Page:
Some composers inspire me a feeling of familiarity, of friendship, the kind of attachment you feel for someone you have known a long time, someone who is far away now, but whose bond with you remains strong, despite the time that has elapsed, despite the distance that separates you and him. Dieterich Buxtehude is one of these composers. A Baroque musician, a paragon for Johann Sebastian Bach and one of the most eminent composers of Northern Germany as we have seen in my first post about him. For today I have selected a secular piece that seems perfect to me either to start the day or to end it.
It is inspired by a French Baroque dance, the Courante, and has the sober title “Courant Simble in A Minor” (BuxWV 245). It is written for the harpsichord, it comprises eight variations, the first one introducing the theme. While Buxtehude wrote his church music with the ardour and conviction of a true believer, his secular music exudes fantasy, joy and the wish to entertain. Like Bach, he distinguished between music for the amateurs (Liebhaber) and connoisseurs (Kenner), says the biographer Gilles Cantagrel.
It is unclear when Buxtehude wrote it. We can take it for granted that he wrote this piece during his tenure as the Kantor (music director) of the Marienkirche in Lübeck to be performed during the evening concerts he organised, the famous Abendmusiken. Most of his harpsichord pieces remained unknown until the 1940s, that is for more than 250 years. Many of these works are known today because a Danish family, the Ryge’s, possessed a set of baroque compositions that a distant relative, Johann Christian Ryge (1688-1758), music director of the Cathedral of Roskilde, had owned. The gave the set to the Danish organist Svend-Ove Moeller to have a look at it. Today it is one of the music treasures of the Royal Library in Copenhagen.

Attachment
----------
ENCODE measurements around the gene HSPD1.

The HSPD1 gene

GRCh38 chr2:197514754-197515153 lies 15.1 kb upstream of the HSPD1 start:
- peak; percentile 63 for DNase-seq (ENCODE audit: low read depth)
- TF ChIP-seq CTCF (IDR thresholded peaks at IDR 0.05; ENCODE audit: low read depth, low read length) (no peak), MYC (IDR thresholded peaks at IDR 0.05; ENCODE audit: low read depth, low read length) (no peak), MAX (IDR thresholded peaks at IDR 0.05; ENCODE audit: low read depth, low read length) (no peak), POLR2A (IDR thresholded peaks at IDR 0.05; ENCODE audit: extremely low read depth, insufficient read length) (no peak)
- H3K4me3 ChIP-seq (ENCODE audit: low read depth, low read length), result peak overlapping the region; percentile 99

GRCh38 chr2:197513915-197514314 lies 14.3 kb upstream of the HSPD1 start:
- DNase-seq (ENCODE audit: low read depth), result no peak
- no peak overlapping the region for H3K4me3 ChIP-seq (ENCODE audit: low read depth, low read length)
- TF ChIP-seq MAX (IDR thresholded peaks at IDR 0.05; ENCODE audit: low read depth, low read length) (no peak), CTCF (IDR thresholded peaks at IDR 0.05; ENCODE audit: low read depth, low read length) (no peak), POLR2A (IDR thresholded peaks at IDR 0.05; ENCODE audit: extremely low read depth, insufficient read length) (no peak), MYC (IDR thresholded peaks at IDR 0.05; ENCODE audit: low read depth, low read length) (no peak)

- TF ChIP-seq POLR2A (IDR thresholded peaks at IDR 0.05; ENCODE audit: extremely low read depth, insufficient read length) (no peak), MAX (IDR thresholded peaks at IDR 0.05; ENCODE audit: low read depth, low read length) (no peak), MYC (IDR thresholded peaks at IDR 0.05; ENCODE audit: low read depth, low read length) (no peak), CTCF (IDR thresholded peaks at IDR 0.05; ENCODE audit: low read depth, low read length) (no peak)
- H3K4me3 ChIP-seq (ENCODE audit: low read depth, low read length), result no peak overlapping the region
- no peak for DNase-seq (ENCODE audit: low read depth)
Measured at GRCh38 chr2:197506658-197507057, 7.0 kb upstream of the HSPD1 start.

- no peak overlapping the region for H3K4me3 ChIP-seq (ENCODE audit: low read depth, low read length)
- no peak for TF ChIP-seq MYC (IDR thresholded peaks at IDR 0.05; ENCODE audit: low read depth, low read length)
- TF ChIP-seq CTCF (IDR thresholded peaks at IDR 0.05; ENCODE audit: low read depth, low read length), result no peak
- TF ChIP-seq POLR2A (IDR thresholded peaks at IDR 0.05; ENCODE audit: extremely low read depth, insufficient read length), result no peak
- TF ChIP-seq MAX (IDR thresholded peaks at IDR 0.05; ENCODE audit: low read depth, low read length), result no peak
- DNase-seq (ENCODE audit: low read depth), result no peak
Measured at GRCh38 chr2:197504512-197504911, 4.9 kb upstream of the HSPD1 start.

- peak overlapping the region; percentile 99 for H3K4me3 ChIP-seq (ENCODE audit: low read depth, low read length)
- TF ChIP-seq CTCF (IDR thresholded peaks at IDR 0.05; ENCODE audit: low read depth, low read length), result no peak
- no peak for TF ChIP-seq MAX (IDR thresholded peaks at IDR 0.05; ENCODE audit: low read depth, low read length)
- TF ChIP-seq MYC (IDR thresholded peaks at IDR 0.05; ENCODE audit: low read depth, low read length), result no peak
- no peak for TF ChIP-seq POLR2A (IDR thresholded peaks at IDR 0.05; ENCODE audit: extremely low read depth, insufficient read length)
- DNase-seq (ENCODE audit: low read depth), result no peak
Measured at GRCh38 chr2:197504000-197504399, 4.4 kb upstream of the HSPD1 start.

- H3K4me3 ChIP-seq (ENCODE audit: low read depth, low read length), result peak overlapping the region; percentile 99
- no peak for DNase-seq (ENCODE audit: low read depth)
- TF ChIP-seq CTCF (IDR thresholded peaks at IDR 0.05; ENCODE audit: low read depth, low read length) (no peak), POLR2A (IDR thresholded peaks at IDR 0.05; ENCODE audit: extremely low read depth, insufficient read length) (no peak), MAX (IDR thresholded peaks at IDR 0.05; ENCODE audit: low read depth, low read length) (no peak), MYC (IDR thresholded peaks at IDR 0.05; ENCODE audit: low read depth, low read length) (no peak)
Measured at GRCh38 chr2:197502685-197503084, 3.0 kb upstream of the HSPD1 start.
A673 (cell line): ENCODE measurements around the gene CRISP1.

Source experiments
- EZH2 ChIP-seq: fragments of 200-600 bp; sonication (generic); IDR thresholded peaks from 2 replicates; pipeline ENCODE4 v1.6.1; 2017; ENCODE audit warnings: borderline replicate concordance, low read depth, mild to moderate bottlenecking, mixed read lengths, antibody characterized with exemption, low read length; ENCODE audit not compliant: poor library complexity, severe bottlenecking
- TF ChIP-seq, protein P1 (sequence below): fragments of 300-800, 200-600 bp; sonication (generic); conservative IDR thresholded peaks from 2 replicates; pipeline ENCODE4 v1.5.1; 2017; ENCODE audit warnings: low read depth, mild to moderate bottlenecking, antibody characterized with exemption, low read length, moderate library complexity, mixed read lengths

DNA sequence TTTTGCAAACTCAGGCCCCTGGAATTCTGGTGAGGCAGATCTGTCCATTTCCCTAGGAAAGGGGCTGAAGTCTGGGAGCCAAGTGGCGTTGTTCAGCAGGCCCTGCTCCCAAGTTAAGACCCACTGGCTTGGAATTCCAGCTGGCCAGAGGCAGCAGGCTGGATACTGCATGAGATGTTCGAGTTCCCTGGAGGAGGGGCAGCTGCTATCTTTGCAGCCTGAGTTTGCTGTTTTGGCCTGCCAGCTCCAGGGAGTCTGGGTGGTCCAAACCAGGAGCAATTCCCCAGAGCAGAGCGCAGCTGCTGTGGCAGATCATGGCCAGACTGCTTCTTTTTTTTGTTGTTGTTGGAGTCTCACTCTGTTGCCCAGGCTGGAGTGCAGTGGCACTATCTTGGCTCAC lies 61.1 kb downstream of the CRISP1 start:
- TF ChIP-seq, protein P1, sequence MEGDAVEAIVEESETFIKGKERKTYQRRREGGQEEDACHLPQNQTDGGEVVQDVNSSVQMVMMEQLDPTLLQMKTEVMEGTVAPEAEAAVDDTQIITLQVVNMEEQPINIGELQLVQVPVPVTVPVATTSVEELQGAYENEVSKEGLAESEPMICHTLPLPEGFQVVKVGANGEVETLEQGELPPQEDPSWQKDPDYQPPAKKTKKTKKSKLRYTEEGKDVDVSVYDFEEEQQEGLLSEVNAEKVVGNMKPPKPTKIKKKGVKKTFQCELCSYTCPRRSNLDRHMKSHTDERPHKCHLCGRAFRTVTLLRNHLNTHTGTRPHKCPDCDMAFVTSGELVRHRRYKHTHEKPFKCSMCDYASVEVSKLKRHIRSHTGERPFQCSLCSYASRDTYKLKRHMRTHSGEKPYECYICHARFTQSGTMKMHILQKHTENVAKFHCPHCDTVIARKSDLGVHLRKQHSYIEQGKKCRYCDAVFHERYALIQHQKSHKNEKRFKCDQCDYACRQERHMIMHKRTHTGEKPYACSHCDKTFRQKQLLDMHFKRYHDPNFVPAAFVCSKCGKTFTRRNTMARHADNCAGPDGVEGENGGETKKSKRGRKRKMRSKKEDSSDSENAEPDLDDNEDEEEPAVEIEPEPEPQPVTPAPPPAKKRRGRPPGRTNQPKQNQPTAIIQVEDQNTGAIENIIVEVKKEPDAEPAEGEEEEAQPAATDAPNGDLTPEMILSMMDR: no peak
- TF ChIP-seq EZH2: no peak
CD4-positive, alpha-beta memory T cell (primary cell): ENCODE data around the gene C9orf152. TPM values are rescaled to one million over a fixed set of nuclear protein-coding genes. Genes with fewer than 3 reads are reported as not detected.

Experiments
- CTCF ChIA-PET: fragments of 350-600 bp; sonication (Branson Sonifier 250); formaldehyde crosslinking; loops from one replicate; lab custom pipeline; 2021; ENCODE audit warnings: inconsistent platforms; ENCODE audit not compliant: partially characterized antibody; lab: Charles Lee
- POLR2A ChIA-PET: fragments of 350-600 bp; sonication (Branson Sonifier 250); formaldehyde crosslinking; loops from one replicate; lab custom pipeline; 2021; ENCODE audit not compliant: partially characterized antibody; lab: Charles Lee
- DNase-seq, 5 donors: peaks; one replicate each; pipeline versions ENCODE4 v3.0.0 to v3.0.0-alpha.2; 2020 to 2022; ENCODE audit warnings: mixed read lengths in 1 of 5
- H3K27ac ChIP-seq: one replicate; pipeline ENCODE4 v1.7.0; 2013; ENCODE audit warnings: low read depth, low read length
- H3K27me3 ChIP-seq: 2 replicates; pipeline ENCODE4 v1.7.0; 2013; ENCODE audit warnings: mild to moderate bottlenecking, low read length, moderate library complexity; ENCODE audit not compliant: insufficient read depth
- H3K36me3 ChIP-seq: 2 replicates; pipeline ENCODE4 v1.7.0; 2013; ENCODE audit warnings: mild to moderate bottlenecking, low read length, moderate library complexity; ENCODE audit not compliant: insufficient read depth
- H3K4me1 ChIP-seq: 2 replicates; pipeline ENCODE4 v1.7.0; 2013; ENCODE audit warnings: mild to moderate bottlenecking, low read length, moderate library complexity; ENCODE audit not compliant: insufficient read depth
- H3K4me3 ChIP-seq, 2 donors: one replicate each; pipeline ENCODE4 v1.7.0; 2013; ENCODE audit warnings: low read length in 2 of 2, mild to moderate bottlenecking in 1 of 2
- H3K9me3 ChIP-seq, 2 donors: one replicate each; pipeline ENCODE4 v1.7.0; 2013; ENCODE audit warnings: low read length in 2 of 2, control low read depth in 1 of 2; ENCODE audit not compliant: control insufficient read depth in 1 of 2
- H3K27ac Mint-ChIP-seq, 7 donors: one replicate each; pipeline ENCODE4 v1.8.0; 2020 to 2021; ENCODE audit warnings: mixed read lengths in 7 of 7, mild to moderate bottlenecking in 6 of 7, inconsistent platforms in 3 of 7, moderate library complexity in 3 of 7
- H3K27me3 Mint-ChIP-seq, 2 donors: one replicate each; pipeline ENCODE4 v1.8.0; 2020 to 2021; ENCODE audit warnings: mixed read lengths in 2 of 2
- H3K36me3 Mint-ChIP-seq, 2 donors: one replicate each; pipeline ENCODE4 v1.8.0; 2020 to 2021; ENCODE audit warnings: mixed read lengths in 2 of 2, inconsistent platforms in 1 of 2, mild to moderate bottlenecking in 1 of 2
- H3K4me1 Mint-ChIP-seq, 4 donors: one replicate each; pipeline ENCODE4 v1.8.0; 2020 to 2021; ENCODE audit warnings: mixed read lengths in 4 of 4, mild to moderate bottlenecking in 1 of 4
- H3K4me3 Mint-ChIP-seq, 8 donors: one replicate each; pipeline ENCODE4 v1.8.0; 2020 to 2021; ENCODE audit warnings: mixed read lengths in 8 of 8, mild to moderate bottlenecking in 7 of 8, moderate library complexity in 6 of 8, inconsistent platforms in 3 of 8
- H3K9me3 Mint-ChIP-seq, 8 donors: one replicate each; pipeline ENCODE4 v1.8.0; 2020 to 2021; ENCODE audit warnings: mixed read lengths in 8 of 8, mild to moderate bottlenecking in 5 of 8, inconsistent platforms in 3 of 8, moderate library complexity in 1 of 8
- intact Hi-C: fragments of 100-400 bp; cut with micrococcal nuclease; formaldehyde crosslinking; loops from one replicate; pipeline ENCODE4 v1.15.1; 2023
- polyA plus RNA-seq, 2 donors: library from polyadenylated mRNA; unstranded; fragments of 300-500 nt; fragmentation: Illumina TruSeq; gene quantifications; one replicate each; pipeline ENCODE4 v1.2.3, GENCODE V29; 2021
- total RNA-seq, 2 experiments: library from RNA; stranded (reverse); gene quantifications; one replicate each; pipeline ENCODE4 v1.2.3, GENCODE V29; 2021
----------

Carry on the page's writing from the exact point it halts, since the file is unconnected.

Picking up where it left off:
The detective story does not finish here. A few pieces from Ryge’s collection have been retraced to other composers like Nicolas Lebèque, Buxtehude’s friend Adam Reincken and Johann Pachabel – yes, yes, you know Reincken and Pachabel, you are definitely reaching the grade of experts through this blog. Once the doubt had been casted over some of these pieces, Buxtehude’s authorship of the others was also questioned. The attribution of our Courant Simble to the Lübeck master however has been confirmed by musicologists, says Cantagrel.
The Courant Simble is a light-hearted, pleasant, unobtrusive piece, chillout music one would say today. Inspiring in the morning, relaxing in the evening. Why not give it a try? Buxtehude has become a friend of mine, he could become a companion for you too. The Courant Simble has been recorded by the Dutch Buxtehude-expert Ton Koopman.
© Charles Thibo